The State of Florida–as an Impressionist Painting!
This painting is going to be full of texture and bright colors–and is more about the imperfection than creating a perfect perfect picture. SO, go easy on yourself and have fun sloshing some paint around a canvas for a bit. It’s just paint, and can absolutely be painted over if you’re not happy. This particular style of painting really lends itself to corrections.
The painting takes about an hour to do, but you can continue to refine after our meeting is over.
You can work with ANY colors you have, but here are the basics:
- Canvas or paper
- Wide brush and thin brush
- Water (for rinsing brushes)
- Paper towels (for drying brushes)
- Acrylic paints
- State of Florida cut out click to download file
The State of Florida outline is optional. You’ll be free hand drawing Florida onto your canvas, or you can print the Florida in the file, cut it out and then trace it on.
On the paints–the picture on the left above, the warm tones used (lots of) white, yellow, red, blue and teal.
For the Lilly Pulitzer coloring on the right, you’ll need (lots of) white, yellow, green, pink, hot or neon pink, teal, blue
You can use the stretched canvas you buy in multipacks at the craft store if you’d like. I produce a lot of “practice” type paintings, and I find this mixed media paper to do just fine for painting. You can order both from Amazon if you so choose, or order from Michael’s online for in-store pick up and have them bring it to your car.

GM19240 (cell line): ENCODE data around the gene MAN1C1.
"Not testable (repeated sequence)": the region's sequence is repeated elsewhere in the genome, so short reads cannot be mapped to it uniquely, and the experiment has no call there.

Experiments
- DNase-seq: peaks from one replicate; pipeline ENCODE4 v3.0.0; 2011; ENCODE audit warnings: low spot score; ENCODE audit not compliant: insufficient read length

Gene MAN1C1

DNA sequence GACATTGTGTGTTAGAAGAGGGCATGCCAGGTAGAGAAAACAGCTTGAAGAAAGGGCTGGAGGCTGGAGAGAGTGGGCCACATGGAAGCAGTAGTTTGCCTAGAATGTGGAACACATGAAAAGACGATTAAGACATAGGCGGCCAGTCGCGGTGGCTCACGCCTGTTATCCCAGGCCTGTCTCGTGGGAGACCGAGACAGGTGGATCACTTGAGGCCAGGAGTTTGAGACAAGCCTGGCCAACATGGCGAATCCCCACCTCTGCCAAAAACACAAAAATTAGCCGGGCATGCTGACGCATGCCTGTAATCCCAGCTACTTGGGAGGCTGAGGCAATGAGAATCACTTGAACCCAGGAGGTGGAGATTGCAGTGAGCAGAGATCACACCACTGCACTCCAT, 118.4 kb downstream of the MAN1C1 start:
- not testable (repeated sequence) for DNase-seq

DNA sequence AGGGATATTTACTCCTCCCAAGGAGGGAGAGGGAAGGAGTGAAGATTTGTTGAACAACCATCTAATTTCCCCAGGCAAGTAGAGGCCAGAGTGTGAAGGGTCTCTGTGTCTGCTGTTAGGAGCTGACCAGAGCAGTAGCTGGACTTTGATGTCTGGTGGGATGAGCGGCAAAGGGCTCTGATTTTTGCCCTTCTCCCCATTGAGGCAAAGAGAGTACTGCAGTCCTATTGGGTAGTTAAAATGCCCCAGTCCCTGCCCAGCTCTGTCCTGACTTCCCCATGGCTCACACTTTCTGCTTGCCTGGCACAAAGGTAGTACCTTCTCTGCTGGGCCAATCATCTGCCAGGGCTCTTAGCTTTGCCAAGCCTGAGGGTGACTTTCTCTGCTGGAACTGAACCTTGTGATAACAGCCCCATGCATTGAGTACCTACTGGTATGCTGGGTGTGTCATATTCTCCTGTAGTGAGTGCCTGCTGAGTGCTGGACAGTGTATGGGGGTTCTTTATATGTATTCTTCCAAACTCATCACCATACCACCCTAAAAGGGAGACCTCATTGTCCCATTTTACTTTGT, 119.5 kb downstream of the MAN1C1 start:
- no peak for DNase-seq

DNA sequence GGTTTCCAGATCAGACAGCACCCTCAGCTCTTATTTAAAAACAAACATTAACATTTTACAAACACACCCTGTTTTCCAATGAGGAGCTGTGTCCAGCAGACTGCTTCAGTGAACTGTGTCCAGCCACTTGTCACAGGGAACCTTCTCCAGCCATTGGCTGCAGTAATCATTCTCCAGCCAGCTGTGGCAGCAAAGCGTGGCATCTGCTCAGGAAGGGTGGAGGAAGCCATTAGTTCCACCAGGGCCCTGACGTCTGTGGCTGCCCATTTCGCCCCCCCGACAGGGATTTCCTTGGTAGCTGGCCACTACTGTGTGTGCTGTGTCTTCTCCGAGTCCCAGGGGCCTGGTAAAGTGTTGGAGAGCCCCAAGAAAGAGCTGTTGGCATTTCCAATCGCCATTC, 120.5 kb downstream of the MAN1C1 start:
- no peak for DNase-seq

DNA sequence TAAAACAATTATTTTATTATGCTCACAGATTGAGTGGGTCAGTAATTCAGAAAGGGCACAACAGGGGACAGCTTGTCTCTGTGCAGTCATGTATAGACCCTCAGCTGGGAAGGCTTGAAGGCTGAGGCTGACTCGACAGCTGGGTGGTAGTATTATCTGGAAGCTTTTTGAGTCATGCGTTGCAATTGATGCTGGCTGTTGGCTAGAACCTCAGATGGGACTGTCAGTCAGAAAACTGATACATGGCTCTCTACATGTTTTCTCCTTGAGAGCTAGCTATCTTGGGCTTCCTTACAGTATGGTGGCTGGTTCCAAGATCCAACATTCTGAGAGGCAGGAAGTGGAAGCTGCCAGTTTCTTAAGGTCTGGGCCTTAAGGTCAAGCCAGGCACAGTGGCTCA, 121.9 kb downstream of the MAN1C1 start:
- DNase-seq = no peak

If you’ve done quite a few of these paint party-type projects in the past, you might like to recycle those canvases. Instead of dropping them to Goodwill, cover the old painting with a coat of gesso (also available at the craft store) and once it dries, you’re ready to create a new piece of art. Professional artists start with gesso as a base for their paintings to treat new canvases.
I’m including a picture of my brushes just in case you need a visual. We’ll be working with wide strokes and thin strokes, so there needs to be visible difference in the size of your paint brushes.
Just a few ideas for things to put your paint in. If my meat or veggies come in white Styrofoam trays, I always wash them out really well and save them for a paint project. The paint moves around so beautifully on them, especially when mixing colors. Other things I like to use: plastic plates, coated paper plates, store bought palettes with wells, large pieces of waxed paper, aluminum foil sheets.
A closer look at the Impressionist Art
Things like texture are incredibly hard to show across a Zoom screen, so I wanted to show you a close up of one of the Florida paintings. We’re going to use a double loading technique to get all those lovely stripes of color, and we’re going to load our brushes REALLY full to get some of those gorgeous bumps of paint in our finished product. And, like most impressionist paintings, these are better viewed from a few feet than really close up.
We’ll do a little shading as well with very short brush strokes. Here’s a close up for when we come to that part!